The Buddha of Suburbia | Study Guide

Hanif Kureishi

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The Buddha of Suburbia | Part 1, Chapter 4 : In the Suburbs | Summary



Karim Amir feels Eva Kay's presence between his parents although she is not mentioned and she has not called. Still, Karim wonders if his father has lunchtime liaisons with her. Ted has come to visit, and, given Haroon Amir's uses for his brother-in-law, Haroon puts Ted to work repairing a broken record player. Ted reveals he has been sent by Auntie Jean to ask Haroon to give up his Buddhist practices.

Karim leaves the house and heads for Anwar's to visit Jamila, Anwar and Jeeta's daughter. Karim and Jamila have been casual lovers for years. Karim muses on his easy bisexuality, and Jeeta reveals that her refusal to accept an arranged marriage has resulted in her father's hunger fast, what Karim calls a "major Gandhi diet." The chapter closes with Karim and Jamila (nicknamed "Creamy" and "Jammie," respectively) standing close together outside her family's grocery, "holding each other and thinking about" their "respective futures."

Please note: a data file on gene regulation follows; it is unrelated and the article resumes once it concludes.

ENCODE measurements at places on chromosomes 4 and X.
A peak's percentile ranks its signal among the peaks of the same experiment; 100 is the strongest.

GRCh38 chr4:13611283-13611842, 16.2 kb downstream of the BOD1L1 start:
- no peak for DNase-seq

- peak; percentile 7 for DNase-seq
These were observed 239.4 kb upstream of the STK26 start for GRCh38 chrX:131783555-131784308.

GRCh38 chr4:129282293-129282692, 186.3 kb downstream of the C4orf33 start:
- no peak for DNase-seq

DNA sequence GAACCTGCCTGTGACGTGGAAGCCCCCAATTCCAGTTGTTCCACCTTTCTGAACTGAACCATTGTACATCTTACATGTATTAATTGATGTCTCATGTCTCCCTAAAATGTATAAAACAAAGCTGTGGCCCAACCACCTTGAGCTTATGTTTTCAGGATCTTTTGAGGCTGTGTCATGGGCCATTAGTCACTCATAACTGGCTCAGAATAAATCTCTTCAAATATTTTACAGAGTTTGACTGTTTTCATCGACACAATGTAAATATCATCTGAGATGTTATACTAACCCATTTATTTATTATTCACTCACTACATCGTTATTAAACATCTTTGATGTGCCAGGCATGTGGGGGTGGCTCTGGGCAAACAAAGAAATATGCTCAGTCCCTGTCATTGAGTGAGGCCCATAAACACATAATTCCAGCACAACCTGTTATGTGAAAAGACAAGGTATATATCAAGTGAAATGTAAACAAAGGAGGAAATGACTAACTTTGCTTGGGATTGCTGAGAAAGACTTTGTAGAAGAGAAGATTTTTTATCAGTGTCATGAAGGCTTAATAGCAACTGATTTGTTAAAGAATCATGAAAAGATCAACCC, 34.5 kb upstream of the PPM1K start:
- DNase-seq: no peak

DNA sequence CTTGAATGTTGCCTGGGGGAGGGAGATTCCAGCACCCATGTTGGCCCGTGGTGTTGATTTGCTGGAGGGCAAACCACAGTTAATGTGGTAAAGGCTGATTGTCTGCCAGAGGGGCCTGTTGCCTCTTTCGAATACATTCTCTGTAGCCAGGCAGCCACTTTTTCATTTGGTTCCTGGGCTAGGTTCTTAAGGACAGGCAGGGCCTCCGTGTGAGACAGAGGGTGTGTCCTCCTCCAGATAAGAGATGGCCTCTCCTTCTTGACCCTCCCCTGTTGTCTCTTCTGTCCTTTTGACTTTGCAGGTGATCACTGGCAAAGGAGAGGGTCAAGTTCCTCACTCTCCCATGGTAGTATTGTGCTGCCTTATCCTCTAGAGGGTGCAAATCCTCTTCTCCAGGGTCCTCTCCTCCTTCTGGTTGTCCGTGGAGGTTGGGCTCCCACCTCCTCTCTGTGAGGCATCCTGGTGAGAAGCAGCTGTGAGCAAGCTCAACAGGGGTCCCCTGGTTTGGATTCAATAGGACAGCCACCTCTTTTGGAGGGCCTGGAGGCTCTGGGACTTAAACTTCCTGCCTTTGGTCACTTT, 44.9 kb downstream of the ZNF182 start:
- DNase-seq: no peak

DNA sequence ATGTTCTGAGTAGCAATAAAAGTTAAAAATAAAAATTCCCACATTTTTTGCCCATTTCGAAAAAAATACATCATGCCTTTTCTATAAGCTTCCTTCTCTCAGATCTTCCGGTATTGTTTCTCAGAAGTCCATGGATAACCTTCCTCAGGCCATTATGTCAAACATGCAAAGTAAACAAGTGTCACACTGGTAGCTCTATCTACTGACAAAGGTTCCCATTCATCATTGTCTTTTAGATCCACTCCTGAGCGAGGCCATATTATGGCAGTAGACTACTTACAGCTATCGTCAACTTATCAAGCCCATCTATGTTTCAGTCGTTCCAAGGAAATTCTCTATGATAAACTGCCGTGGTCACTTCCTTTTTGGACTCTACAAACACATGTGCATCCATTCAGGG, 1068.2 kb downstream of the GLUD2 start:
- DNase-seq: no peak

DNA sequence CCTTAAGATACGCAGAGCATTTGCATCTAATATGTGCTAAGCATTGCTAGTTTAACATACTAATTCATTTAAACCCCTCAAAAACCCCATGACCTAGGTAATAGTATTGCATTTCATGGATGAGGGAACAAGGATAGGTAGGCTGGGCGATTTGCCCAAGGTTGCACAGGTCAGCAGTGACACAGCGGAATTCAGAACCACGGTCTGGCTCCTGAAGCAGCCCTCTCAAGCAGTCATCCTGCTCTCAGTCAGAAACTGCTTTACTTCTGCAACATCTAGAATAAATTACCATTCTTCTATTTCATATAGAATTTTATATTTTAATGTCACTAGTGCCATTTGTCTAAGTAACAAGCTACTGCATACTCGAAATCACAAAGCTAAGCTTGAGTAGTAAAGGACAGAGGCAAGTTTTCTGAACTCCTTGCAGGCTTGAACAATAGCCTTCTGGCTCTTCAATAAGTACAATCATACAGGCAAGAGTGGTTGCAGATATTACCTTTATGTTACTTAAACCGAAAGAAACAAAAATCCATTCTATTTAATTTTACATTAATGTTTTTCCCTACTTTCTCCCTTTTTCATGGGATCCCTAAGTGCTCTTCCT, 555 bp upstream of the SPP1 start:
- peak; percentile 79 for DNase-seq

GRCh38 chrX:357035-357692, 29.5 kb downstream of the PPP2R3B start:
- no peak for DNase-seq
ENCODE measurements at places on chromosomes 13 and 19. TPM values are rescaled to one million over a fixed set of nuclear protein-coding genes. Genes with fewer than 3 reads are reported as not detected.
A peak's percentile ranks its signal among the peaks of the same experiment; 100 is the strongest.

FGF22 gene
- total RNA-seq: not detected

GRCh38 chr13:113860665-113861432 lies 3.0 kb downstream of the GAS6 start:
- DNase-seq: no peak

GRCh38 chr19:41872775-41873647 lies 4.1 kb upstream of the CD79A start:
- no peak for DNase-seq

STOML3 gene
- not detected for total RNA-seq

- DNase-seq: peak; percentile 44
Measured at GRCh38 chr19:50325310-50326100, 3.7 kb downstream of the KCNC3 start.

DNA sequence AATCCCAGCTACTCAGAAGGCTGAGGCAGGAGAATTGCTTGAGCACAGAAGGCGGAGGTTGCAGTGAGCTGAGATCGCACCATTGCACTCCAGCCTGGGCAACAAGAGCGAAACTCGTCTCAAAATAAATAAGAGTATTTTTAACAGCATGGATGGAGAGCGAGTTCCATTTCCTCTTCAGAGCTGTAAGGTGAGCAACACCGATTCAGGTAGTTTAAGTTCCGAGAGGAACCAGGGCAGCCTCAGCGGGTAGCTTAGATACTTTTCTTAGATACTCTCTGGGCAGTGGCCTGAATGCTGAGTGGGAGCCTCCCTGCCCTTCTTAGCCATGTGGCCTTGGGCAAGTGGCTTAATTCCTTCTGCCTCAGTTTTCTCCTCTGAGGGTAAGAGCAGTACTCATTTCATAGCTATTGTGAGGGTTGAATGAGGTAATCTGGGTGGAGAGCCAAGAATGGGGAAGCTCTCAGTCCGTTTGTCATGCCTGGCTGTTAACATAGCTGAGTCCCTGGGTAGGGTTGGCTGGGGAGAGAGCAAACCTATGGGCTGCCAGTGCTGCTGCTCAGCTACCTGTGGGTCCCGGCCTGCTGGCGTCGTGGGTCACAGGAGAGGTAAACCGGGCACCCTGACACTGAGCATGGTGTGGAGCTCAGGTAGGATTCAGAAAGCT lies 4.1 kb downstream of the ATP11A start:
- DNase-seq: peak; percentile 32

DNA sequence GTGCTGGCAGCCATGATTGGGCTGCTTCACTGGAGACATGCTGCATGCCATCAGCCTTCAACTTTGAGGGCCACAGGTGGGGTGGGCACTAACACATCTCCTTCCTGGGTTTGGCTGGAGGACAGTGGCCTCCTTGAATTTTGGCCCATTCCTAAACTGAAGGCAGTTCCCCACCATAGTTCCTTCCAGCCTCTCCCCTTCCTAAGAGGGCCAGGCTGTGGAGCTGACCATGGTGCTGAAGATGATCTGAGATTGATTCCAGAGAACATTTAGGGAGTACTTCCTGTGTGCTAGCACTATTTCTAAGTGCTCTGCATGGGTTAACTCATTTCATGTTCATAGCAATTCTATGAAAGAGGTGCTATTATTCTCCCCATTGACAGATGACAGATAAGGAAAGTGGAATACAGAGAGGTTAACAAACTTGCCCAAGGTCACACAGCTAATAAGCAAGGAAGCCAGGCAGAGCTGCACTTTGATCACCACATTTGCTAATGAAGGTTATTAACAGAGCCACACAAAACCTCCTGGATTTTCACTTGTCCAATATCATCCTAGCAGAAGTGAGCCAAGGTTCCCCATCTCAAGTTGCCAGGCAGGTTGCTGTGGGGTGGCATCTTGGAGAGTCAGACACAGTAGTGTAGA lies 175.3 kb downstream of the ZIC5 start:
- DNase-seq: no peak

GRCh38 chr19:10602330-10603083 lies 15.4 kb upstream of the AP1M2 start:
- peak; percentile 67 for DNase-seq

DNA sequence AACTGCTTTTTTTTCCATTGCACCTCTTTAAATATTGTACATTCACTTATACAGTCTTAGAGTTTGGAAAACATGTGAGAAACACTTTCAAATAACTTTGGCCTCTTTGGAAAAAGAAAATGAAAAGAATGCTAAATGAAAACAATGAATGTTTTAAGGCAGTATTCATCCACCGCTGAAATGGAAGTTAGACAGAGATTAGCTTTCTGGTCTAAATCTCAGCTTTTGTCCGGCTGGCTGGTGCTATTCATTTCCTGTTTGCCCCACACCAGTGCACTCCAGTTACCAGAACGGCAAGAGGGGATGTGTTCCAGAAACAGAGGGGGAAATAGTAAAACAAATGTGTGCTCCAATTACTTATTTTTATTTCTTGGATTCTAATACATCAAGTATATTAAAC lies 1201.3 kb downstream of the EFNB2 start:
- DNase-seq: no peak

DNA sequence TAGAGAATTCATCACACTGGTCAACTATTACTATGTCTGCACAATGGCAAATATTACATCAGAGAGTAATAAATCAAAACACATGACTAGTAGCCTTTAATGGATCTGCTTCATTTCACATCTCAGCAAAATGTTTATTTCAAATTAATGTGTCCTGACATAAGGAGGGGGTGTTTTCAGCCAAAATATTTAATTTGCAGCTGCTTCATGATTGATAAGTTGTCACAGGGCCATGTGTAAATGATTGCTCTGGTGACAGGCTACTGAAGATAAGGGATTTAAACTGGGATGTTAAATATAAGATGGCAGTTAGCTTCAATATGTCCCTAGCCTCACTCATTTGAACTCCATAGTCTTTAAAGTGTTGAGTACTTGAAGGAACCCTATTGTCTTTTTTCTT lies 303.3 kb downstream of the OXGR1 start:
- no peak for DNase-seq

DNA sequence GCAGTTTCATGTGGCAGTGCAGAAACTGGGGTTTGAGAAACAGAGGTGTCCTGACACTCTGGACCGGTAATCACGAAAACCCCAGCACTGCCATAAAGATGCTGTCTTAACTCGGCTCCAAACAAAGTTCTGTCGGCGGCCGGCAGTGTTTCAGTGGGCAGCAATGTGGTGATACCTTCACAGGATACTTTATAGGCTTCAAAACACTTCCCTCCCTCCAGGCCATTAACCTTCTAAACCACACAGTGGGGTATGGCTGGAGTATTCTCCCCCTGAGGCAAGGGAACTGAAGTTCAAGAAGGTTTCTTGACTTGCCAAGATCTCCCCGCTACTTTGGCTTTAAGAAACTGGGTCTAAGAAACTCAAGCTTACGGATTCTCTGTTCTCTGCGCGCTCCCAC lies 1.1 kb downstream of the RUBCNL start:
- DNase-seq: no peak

This section illustrates the generation gap between the teenage friends and their parents. Jamila and Karim's unaffected sexuality is mutual and without strings. The adults are all suffering the responsibilities of family life and loyalty deeply affected by inherited practice and values. Anwar and Haroon's friendship holds although it has taken strange forms. The men take care of each other in the best ways they can.

Haroon has become a confidant and soother to Ted, and Ted keeps the Amir family's possessions in good repair. Despite their closeness Ted visits on behalf of his wife to convince Haroon to give up his religious convictions. The two marriages seem to be on the brink of failure while denial and adherence to traditional values dictate that the bonds remain. Karim is beginning to see the generation gap as part of the way in which he can understand himself. His father's philosophical convictions and his attraction to Eva enable Karim to see that even members of his father's generation are capable of change. Anwar, on the other hand, seems willing to die rather than give in to the failure of his prerogative to choose a husband for Jamila. However, the more things change, the more they stay the same. It seems unlikely that either of the marriages will end.

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